All material on this website is copyrighted, the name WildSnow is trademarked, permission required for reproduction (electronic or otherwise) and display on other websites. PLEASE SEE OUR COPYRIGHT and TRADEMARK INFORMATION.

    We include "affiliate sales" links with most of our blog posts. This means we receive a percentage of a sale if you click over from our site (at no cost to you). None of our affiliate commission links are direct relationships with specific gear companies or shopping carts, instead we remain removed by using a third party who manages all our affiliate sales and relationships. We also sell display "banner" advertising, in this case our relationships are closer to the companies who advertise, but our display advertising income is carefully separated financially and editorially from our blog content, over which we always maintain 100% editorial control -- we make this clear during every advertising deal we work out. Please also notice we do the occasional "sponsored" post, these are under similar financial arrangements as our banner advertising, only the banner or other type of reference to a company are included in the blog post, simply to show they provided financial support to WildSnow.com and provide them with advertising in return. Unlike most other "sponsored content" you find on the internet, our sponsored posts are entirely under our editorial control and created by WildSnow specific writers.See our full disclosures here.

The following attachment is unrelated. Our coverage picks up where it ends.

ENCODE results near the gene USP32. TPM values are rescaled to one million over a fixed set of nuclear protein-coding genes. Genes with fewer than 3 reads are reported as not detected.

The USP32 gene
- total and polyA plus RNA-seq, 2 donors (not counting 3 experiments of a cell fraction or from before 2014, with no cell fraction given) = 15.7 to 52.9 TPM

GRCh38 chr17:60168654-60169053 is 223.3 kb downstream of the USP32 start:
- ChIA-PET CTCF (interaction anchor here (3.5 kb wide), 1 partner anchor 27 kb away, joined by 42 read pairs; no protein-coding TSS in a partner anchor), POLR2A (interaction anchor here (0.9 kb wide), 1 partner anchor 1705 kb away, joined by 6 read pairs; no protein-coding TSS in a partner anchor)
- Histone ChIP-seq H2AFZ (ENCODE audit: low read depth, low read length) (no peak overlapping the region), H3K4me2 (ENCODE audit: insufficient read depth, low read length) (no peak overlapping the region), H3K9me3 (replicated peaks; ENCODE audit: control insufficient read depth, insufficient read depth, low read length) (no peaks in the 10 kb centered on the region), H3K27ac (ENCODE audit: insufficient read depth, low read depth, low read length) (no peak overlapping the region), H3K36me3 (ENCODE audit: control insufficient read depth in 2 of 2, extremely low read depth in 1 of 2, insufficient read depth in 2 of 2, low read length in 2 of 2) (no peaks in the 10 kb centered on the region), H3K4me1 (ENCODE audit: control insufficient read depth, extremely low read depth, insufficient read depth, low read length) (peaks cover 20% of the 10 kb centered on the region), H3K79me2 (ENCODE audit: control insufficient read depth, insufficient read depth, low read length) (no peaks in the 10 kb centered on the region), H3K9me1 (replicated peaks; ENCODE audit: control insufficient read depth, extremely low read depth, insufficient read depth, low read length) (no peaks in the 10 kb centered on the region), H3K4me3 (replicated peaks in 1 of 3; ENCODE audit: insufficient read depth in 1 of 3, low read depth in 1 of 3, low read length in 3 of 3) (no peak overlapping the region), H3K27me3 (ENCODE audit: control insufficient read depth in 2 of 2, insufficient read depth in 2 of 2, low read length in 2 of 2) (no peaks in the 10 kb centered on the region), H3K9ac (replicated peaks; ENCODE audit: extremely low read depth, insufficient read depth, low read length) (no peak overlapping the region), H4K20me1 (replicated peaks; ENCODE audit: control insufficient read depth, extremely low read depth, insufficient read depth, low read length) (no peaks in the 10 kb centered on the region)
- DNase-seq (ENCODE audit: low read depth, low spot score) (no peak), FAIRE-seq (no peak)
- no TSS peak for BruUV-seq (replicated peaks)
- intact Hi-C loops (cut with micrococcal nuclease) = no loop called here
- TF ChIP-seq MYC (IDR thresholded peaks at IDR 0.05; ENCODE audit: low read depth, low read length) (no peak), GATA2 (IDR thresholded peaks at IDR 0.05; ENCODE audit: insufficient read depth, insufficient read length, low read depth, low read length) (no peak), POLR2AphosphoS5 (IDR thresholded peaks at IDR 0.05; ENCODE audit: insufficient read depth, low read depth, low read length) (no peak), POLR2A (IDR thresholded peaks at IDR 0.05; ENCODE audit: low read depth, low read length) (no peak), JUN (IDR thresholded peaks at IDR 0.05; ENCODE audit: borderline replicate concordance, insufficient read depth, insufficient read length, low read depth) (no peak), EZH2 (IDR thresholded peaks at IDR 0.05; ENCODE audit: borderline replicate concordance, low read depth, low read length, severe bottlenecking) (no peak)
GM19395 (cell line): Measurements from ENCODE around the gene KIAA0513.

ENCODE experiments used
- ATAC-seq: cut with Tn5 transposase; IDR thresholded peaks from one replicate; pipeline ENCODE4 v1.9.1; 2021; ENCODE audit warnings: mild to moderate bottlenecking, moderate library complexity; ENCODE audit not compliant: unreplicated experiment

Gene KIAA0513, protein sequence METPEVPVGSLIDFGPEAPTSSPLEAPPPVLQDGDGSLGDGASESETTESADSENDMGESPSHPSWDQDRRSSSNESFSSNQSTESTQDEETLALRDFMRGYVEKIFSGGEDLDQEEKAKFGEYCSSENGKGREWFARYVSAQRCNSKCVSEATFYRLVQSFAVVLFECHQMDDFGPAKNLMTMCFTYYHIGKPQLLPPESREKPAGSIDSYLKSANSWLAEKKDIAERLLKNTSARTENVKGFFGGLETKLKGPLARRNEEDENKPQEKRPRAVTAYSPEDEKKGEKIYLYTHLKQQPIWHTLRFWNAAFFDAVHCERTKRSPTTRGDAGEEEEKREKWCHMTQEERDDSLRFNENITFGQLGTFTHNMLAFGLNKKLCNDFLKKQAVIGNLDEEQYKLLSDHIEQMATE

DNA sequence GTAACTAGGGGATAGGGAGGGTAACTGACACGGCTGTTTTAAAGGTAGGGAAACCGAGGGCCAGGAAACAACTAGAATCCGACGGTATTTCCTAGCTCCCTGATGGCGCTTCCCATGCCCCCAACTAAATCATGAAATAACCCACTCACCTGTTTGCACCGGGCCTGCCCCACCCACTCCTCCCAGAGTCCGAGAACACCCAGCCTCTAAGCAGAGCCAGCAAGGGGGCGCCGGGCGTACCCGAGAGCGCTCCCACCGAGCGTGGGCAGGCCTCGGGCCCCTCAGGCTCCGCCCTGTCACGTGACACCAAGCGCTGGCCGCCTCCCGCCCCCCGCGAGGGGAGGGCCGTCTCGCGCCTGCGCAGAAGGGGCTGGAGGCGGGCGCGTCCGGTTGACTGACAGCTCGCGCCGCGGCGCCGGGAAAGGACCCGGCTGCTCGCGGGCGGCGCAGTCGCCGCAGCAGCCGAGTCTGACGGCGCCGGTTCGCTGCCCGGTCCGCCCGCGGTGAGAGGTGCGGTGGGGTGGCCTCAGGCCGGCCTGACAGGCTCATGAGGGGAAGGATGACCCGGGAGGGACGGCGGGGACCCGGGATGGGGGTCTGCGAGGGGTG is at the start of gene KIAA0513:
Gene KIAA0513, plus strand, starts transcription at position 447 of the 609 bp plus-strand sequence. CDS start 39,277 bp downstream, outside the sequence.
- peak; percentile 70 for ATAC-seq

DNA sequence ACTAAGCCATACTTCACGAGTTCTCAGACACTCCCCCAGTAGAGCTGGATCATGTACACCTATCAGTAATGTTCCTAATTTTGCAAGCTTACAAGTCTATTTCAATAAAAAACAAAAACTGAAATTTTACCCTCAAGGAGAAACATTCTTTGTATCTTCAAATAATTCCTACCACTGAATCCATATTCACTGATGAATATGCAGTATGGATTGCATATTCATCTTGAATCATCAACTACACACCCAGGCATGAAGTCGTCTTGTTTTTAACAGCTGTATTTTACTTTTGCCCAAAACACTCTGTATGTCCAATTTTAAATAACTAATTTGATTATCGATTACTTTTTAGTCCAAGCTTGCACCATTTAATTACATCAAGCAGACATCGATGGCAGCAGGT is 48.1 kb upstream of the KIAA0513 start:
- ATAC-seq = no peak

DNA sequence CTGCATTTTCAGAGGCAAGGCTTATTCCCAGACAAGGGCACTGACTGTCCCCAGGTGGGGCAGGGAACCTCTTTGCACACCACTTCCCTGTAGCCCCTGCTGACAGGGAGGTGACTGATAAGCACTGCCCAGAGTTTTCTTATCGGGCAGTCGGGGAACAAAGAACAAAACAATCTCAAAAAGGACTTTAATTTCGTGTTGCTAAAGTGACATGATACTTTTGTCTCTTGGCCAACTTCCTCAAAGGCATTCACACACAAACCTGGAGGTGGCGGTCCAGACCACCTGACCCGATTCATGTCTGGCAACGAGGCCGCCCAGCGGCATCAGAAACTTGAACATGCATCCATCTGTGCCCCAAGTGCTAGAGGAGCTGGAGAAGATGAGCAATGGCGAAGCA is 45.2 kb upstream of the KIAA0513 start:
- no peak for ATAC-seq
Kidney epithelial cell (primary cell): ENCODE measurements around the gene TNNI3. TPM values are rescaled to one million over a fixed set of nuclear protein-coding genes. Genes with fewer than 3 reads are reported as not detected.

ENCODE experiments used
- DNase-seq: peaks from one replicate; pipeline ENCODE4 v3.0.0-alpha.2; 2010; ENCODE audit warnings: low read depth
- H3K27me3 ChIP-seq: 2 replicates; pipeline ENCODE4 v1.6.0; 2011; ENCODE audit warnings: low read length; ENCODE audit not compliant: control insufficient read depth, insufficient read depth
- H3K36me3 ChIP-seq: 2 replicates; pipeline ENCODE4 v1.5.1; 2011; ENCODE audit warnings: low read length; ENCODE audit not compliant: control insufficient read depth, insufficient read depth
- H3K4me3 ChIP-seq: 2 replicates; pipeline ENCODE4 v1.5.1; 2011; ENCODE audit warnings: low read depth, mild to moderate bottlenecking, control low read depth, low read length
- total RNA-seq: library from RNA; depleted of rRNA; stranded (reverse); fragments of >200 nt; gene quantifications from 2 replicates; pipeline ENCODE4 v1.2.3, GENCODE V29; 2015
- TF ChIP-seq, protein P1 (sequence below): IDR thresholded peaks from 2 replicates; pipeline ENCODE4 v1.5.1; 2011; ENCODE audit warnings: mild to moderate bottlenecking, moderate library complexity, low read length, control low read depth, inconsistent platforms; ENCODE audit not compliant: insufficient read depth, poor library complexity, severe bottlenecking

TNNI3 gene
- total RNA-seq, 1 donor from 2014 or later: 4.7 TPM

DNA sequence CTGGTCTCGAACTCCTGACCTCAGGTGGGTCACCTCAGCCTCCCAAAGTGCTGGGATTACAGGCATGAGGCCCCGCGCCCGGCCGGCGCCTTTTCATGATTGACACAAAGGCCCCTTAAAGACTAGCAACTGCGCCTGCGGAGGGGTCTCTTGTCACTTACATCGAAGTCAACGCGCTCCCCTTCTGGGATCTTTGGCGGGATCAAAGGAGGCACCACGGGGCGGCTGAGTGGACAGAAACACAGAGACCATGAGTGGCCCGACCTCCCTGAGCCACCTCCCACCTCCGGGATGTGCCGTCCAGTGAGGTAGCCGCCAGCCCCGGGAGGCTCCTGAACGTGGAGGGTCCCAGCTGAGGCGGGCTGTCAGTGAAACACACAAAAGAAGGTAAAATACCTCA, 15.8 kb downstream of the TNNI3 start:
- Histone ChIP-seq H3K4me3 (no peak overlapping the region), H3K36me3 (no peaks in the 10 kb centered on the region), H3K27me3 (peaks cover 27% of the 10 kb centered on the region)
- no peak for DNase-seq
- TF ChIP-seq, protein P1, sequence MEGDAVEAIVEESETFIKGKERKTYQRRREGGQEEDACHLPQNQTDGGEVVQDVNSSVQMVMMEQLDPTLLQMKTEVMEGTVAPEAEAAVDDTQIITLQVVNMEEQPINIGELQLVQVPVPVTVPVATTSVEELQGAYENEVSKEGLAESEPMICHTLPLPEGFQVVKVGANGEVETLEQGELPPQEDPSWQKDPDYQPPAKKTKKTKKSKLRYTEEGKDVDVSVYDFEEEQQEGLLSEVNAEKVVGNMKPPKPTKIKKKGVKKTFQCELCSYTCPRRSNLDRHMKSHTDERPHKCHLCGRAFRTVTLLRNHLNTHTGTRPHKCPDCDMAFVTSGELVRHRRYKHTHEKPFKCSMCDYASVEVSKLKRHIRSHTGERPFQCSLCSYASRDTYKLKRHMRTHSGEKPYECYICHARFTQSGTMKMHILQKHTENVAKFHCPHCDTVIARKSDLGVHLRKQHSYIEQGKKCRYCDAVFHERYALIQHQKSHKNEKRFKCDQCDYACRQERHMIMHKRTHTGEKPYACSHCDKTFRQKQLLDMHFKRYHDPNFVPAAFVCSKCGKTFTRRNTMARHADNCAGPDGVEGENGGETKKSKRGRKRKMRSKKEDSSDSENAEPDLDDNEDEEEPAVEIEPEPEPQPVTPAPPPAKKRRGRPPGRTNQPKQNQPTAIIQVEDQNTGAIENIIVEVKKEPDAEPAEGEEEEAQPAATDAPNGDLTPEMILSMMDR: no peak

Backcountry skiing is dangerous. You may be killed or severely injured if you do any form of ski mountaineering, skimo randonnee and randonnée skiing. The information and news on this website is intended only as general information. Due to human error and passing time, the information, text and images contained within this website may be inaccurate, false, or out-of-date. By using, reading or viewing the information provided on this website, you agree to absolve the owners of Wild Snow as well as content contributors of any liability for injuries or losses incurred while using such information. Furthermore, you agree to use any of this website's information, maps, photos, or binding mounting instructions templates at your own risk, and waive Wild Snow owners and contributors of liability for use of said items for ski touring or any other use.

    Switch To Mobile Version